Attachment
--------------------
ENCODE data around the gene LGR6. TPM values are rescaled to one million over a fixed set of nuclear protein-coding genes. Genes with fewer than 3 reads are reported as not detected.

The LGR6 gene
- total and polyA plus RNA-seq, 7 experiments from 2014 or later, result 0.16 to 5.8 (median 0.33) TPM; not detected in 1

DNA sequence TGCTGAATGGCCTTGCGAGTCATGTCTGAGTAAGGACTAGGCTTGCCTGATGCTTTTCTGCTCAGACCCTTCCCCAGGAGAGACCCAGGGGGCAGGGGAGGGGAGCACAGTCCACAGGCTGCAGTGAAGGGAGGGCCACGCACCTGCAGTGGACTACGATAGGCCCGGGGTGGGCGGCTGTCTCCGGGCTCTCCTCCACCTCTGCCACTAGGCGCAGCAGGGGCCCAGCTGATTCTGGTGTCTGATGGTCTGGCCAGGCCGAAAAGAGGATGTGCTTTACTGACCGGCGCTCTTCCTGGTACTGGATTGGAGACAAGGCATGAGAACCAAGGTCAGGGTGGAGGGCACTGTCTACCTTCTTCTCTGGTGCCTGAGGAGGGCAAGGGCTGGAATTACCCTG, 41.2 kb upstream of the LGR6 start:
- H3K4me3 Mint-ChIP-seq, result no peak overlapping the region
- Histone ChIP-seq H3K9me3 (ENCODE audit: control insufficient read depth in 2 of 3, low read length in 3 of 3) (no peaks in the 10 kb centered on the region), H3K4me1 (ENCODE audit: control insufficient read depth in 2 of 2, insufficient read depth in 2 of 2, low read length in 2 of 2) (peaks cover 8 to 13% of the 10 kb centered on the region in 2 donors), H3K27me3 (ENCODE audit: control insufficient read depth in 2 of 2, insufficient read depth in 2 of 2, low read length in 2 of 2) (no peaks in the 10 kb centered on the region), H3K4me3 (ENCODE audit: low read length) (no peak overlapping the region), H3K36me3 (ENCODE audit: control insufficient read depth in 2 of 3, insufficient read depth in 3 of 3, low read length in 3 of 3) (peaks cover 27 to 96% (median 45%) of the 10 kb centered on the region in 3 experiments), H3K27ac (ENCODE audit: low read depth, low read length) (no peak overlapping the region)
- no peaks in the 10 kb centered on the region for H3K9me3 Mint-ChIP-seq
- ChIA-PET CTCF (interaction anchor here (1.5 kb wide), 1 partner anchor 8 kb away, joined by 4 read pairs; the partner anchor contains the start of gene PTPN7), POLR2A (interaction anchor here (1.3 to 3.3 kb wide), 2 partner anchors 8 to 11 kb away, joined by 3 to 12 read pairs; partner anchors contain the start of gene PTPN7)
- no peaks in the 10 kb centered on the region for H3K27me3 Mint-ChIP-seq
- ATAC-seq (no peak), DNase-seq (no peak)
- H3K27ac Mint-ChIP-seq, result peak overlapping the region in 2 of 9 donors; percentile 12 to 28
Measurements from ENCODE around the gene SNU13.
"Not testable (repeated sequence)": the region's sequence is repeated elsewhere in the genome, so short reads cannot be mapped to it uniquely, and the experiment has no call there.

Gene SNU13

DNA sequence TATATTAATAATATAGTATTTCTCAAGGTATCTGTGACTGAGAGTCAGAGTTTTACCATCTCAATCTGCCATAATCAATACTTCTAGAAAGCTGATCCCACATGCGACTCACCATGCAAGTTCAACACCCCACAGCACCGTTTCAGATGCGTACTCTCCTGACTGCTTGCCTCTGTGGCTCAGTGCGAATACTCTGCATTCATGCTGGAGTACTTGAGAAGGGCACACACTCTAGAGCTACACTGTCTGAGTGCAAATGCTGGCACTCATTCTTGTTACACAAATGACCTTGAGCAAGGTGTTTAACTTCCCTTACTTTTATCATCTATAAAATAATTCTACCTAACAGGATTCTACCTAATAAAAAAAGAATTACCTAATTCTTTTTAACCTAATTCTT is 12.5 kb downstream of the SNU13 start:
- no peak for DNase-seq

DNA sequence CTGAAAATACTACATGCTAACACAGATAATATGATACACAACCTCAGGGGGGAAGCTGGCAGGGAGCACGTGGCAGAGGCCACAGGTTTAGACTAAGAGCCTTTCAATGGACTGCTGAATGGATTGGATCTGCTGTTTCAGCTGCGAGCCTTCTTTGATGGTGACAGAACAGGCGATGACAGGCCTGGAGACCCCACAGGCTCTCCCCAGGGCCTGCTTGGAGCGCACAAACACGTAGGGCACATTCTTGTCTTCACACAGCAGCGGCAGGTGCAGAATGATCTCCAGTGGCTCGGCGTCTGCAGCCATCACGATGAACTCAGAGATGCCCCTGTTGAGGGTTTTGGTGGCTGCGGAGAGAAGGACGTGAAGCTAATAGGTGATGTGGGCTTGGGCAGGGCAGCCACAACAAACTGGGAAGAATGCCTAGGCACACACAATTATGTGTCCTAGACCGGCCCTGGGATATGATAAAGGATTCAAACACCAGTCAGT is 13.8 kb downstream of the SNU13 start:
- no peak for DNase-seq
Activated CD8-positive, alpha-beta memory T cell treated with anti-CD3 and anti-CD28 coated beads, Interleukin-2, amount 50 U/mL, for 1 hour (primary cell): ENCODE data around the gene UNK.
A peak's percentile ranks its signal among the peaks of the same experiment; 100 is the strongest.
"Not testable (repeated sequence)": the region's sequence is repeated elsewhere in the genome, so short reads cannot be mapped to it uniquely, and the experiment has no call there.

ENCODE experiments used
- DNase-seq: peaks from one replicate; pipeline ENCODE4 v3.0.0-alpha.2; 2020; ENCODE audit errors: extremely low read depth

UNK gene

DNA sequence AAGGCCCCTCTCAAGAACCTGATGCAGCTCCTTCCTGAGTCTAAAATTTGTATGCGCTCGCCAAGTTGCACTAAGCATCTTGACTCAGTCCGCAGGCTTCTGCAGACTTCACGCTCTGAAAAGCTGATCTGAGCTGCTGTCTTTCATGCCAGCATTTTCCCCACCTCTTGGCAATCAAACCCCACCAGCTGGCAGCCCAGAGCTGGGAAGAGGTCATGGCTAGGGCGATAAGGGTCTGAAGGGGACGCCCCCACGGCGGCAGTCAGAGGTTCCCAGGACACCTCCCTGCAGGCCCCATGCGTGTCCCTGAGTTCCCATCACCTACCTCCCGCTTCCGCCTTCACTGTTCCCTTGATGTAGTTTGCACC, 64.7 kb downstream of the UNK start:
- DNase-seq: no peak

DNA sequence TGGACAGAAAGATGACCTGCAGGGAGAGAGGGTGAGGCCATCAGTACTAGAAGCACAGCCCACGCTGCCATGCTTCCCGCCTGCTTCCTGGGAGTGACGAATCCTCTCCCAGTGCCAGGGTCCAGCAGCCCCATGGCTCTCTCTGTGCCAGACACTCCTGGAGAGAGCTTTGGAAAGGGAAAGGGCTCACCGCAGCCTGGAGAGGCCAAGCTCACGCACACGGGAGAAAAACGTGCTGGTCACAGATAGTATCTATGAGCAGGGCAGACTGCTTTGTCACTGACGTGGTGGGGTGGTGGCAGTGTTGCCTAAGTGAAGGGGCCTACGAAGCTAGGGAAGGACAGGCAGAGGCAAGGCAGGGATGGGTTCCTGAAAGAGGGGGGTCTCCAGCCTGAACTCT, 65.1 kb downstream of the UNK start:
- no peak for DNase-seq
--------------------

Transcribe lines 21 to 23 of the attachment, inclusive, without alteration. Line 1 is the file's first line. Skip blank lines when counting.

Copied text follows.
"Not testable (repeated sequence)": the region's sequence is repeated elsewhere in the genome, so short reads cannot be mapped to it uniquely, and the experiment has no call there.

ENCODE experiments used
- DNase-seq: peaks from one replicate; pipeline ENCODE4 v3.0.0-alpha.2; 2020; ENCODE audit errors: extremely low read depth